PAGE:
Craft Food

Fibrous Kale, Broccoli, and Beans Grow From Incredibly Realistic Three-Dimensional Embroideries

June 8, 2022

Grace Ebert

All images © Konekono Kitsune, shared with permission

A glimpse into Konekono Kitsune’s workspace in Tokyo likely resembles a farmer’s market stand more than a fiber studio. Using countless layers of thread and the occasional felt base, the artist stitches curly kale, collard greens, and other fare that bear a striking likeness to their real-life counterparts: dense tufts in green form broccoli florets, a broad bean pod splits open to reveal a soft downy inside, and tight rows line the undulating surface of a sweet potato.

In a note to Colossal, Konekono Kitsune shares that their grandmother frequently embroidered, although they only began working in the medium a few years ago. “I’m not a farmer, and I’m not particularly good at cooking. I happened to embroider vegetables and got convinced. Embroidery threads are great for expressing vegetable fibers,” they say.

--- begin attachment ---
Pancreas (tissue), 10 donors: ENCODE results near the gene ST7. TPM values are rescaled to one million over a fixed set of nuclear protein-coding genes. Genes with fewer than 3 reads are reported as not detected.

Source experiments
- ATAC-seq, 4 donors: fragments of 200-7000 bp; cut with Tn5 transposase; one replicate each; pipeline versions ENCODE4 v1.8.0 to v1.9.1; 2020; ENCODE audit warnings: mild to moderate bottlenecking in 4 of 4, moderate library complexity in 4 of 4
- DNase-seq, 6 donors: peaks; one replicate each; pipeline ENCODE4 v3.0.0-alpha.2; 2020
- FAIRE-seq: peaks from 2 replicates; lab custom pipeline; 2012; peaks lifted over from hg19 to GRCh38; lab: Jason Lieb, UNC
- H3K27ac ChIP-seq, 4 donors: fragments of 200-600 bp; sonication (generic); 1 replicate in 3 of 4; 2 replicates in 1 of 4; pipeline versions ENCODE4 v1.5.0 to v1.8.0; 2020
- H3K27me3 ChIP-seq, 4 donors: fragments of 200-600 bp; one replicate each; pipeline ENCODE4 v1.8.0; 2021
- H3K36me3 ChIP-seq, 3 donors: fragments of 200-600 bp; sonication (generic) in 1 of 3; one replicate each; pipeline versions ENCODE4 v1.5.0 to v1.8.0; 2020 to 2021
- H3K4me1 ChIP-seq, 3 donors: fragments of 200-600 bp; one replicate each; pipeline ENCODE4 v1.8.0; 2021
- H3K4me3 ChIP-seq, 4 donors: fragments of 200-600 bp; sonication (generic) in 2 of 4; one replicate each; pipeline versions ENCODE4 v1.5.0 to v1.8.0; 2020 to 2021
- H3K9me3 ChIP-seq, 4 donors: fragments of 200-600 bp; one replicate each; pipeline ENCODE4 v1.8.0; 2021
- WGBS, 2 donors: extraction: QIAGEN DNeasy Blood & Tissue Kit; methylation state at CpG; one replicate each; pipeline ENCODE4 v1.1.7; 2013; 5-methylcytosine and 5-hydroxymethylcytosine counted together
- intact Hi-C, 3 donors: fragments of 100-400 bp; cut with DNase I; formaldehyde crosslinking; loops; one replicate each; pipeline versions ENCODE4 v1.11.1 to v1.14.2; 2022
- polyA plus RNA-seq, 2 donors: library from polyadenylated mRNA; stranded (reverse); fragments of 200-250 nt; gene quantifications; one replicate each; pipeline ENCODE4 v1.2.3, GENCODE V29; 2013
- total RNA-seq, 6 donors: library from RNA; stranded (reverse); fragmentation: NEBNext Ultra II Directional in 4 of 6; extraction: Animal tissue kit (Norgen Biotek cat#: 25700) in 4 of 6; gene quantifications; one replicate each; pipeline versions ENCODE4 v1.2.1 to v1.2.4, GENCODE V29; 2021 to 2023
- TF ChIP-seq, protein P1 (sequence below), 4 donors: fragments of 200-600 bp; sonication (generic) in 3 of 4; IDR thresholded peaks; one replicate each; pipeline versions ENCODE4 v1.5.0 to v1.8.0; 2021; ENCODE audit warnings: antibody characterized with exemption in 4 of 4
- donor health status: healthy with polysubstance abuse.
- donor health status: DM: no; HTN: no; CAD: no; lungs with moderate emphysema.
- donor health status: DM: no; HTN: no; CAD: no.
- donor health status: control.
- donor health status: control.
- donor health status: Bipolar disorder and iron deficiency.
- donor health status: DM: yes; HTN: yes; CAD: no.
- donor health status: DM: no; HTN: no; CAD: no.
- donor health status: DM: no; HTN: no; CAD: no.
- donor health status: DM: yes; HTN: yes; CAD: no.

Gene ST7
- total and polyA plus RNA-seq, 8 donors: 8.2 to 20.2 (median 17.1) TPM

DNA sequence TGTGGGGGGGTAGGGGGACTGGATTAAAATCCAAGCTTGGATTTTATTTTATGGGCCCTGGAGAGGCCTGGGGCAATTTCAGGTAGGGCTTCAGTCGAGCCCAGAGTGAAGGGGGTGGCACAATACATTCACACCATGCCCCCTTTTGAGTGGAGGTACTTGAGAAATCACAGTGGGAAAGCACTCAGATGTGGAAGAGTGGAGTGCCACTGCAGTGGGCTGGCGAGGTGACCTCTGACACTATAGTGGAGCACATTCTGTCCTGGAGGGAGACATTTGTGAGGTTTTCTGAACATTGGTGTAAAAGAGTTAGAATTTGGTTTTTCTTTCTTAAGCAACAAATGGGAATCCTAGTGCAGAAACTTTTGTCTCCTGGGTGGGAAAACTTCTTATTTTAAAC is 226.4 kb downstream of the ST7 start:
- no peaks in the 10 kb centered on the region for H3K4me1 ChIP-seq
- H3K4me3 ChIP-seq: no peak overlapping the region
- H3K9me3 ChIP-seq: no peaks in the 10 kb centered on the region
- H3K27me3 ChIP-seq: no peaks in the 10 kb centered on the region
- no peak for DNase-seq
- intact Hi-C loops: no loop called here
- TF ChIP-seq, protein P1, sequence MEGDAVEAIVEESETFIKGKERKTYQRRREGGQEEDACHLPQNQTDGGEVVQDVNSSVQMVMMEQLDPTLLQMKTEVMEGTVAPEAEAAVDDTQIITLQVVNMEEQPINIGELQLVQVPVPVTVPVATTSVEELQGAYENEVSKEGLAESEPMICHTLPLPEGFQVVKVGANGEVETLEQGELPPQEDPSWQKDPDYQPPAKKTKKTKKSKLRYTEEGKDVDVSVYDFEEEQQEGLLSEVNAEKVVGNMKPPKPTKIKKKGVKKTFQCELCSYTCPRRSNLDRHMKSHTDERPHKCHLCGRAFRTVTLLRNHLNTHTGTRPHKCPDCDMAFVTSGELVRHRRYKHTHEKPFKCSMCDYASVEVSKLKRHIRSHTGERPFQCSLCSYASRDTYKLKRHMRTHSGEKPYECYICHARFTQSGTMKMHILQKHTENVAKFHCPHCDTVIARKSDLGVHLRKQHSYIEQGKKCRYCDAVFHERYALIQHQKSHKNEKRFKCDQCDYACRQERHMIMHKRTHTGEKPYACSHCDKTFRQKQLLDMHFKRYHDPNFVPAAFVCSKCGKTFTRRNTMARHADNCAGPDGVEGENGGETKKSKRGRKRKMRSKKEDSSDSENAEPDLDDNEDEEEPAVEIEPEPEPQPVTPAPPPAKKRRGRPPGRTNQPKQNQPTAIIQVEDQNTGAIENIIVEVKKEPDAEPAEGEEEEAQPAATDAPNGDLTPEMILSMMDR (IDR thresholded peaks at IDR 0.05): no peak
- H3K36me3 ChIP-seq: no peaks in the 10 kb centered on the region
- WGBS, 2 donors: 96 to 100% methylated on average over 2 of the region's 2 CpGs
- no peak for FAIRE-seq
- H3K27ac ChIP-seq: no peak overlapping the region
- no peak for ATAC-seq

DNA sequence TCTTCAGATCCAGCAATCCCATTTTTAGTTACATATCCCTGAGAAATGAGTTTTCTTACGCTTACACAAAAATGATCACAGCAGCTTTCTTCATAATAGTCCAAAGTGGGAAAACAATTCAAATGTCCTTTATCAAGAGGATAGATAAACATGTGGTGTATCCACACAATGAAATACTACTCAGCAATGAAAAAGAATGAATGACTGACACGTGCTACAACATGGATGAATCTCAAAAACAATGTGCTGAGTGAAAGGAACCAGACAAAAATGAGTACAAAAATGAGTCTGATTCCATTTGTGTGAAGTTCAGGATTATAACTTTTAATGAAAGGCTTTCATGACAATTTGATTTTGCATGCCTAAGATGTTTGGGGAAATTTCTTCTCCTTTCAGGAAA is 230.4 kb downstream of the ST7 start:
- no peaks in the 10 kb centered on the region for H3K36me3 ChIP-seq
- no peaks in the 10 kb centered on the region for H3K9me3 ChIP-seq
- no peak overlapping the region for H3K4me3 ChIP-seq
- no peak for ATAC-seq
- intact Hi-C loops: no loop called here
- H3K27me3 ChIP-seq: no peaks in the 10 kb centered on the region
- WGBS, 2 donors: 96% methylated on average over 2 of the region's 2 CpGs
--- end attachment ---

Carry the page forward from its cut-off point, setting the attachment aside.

For more of the artist’s produce-based works, visit Instagram.

 

 

 



Art

Luxuriant Tufted Portraits by Artist Simone Elizabeth Saunders Exude Black Joy

June 7, 2022

Gabrielle Lawrence

“Excellence” (2021), hand-tufted velvet, acrylic, and wool yarn on rug warp, 152.4 x 152.4 x 1.5 centimeters. All images © Simone Elizabeth Saunders, shared with permission

Simone Elizabeth Saunders’ love-based practice adds its own texture to the magic of Black joy and resilience. On Instagram, she writes:

I celebrate the wins. I know the darkness in this world, so do you. It can drag us down. And when I post, positive messaging is key for me. To share light and love and to look at the world as vibrant and colourful as it can be….It’s reflected in my textiles, to uplift narratives often tethered to dark undertones, with the gift of bright hues. I’m not asking anyone to “smile”, because life will hurt. But hold onto your light… keep grasp of your love.

For Saunders (previously), celebrating love is not grand, abstract, or impossible to grasp. It’s as honest as a single strand of thread. Close-ups of her textiles, rug-tufting, and punch-needle works reveal what it means to paint with fabric—that is, to embrace the fluidity of color and create intricacy in its different shades, not taking the versatility or collective power of the individual pieces for granted. The artist’s attention to detail adds depth, dynamism, and life to each scene so that the subjects are captured in their full essence.